This week Canva announced that it hit 175 million monthly active users, and revenue is still growing at 60% YoY. But it’s not all sunshine and lollipops. The design juggernaut hit headlines in Feb as CFO Damien Singh left his role after eight years, amid an internal investigation following anonymous messages on Blind, a workplace discussion app.

Quickies:

Don’t quote me. Lots of anonymous VC comments in The AFR, essentially saying:

  1. Smaller VCs who can’t capture institutional money are really struggling to raise their next fund.
  2. VC jobs will start to evaporate/consolidate. Side note, the CEO of Touch Ventures (Afterpay fund) announced he is leaving after four years in the role.
  3. Most startups are dreaming to think they’re not going to face a down round (raising capital at a lower valuation than previous rounds).

The key takeaway for founders. Beware of zombie VCs, i.e. those still in business, but with no money to invest – “Ask how many checks they have written in the past year and whether they are actively deploying capital.”

And isn’t it ironic, don’t you think? TechCrunch reports investors are clamouring to back startups that are helping other startups shut down.

Growth Hacking

Sean Ellis is coming to Melbourne and Sydney this month. Ellis led GTM at Dropbox, Eventbrite, LogMeIn and is considered the founder of the “Growth Hacking” movement. We have a special discount code for our Wrap readers – get in touch.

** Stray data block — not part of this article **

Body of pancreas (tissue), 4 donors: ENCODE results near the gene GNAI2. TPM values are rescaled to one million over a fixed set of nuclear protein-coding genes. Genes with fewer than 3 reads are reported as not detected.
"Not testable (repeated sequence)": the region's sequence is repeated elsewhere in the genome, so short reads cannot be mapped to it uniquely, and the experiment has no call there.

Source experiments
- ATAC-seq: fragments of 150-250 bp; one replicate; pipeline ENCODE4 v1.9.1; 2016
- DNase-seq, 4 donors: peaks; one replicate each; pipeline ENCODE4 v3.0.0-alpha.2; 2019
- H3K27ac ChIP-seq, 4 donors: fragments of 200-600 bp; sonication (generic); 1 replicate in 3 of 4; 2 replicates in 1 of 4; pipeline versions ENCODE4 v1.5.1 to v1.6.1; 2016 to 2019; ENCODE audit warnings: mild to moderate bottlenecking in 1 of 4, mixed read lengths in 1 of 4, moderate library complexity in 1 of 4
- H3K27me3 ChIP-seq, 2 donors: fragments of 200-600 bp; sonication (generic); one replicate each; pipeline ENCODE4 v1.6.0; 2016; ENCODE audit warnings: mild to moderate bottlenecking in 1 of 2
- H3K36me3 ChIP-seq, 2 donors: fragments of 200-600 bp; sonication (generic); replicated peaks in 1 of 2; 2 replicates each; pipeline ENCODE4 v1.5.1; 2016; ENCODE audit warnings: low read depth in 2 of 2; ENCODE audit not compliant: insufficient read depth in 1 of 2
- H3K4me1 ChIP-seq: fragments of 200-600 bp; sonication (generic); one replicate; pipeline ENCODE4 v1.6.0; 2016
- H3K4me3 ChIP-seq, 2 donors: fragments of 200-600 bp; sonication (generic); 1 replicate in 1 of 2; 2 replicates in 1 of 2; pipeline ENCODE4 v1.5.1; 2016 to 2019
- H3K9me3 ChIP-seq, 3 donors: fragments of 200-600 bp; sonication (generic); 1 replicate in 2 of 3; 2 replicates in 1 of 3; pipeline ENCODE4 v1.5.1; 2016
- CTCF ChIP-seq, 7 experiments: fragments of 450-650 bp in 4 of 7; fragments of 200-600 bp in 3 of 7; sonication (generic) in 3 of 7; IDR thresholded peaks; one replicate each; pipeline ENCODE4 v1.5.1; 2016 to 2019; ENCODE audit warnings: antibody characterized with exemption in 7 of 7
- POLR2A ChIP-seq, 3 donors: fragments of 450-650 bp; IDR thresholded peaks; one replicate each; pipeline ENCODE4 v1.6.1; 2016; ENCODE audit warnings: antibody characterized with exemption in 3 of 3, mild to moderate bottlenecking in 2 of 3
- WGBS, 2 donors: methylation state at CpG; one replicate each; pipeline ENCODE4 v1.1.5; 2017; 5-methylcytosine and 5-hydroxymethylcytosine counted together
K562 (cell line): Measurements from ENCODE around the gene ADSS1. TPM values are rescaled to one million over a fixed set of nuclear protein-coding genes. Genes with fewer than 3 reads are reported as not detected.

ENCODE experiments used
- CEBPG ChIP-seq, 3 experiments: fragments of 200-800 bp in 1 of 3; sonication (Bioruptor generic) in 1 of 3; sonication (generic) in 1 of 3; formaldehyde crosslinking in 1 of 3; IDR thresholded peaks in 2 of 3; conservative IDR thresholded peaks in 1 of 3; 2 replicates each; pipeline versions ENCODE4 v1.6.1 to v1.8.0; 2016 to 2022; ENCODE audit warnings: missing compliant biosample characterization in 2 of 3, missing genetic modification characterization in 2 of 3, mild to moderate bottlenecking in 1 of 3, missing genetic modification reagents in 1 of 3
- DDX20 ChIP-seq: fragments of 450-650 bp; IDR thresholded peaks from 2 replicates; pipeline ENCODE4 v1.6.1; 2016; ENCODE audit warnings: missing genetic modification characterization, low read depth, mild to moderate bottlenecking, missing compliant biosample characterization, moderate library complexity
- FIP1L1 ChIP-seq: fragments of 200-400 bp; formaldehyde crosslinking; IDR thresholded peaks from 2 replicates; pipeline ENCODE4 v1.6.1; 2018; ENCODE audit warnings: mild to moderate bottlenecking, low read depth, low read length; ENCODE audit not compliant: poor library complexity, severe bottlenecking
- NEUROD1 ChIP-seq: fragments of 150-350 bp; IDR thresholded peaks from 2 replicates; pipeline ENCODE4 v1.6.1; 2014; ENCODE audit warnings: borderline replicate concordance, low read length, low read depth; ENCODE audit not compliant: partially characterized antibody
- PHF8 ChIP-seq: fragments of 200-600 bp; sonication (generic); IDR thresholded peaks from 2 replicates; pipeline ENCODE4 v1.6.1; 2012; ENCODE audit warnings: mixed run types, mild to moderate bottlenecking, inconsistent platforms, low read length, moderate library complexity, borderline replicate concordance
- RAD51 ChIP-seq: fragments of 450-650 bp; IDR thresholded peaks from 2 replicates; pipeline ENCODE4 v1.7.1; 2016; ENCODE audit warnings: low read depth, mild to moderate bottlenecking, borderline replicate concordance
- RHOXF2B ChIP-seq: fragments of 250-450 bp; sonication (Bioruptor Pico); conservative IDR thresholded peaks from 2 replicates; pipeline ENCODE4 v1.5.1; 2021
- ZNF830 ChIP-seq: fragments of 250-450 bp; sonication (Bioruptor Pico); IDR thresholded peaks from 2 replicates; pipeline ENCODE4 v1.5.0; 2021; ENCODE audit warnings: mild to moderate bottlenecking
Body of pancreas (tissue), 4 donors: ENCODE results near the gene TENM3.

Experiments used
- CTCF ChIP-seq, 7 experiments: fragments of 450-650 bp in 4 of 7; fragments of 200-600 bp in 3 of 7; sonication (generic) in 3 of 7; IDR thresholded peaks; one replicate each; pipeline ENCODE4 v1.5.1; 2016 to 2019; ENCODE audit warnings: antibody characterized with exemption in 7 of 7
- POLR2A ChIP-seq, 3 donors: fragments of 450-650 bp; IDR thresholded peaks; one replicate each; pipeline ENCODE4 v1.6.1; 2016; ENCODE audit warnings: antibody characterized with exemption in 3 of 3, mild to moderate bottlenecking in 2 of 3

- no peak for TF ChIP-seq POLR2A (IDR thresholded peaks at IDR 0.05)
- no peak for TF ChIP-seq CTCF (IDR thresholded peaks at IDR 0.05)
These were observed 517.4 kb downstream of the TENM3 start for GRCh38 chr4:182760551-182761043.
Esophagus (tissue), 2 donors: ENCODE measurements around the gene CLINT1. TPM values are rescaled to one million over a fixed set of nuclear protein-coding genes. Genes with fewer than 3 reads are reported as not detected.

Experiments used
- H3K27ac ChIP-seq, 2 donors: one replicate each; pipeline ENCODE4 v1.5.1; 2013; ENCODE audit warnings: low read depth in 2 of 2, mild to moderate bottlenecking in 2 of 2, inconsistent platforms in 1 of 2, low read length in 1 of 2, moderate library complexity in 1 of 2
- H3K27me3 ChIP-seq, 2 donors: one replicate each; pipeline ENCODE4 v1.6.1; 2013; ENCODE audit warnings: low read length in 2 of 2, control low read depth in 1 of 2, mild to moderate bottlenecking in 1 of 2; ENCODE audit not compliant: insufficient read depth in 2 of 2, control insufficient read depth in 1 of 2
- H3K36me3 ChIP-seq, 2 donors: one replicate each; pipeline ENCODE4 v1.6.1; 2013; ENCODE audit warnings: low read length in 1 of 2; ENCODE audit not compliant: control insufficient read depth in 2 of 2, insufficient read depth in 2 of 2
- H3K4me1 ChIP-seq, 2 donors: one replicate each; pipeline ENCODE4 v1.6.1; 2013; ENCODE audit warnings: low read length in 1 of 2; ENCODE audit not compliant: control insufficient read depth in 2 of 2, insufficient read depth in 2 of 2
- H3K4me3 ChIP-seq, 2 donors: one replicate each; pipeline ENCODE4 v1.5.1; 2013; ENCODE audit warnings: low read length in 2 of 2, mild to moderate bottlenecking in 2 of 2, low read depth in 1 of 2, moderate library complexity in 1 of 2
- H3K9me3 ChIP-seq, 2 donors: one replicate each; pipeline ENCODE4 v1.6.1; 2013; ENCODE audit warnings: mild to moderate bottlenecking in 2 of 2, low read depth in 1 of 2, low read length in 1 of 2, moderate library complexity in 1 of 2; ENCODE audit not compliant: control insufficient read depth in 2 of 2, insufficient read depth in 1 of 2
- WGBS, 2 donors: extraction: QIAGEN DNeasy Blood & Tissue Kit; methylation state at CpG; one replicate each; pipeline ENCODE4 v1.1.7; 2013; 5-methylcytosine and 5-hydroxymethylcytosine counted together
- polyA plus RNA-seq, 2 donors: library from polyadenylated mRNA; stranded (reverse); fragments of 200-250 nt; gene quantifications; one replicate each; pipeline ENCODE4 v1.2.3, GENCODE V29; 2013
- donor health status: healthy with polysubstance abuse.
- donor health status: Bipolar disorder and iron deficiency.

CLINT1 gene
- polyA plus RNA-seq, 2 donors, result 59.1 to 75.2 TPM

That’s a wrap! We hope you enjoyed it.

Bex, Gavin and the team at Ignition Lane

Gavin and Bex make it their business to know everything going on in technology, startups and venture capital.

Gavin is the Founder and CEO of Ignition Lane. He has 25 years of experience in the technology industry across startups, corporates and venture capital. Gavin was a founding Partner at venture capital firm Square Peg, an SVP of Product and Technology at Experian, and was one of the first employees and CTO at Hitwise – a venture-backed startup that was acquired for US$240m in 2007.

Bex is a founding Partner at Ignition Lane. Driven by curiosity, her career is the epitome of unconventional – spanning technology commercialisation and operations, corporate law, IT delivery and more. Applying this unique mix of skills and experience, she now works with CEOs and their teams to solve problems, drive growth and move beyond the status quo.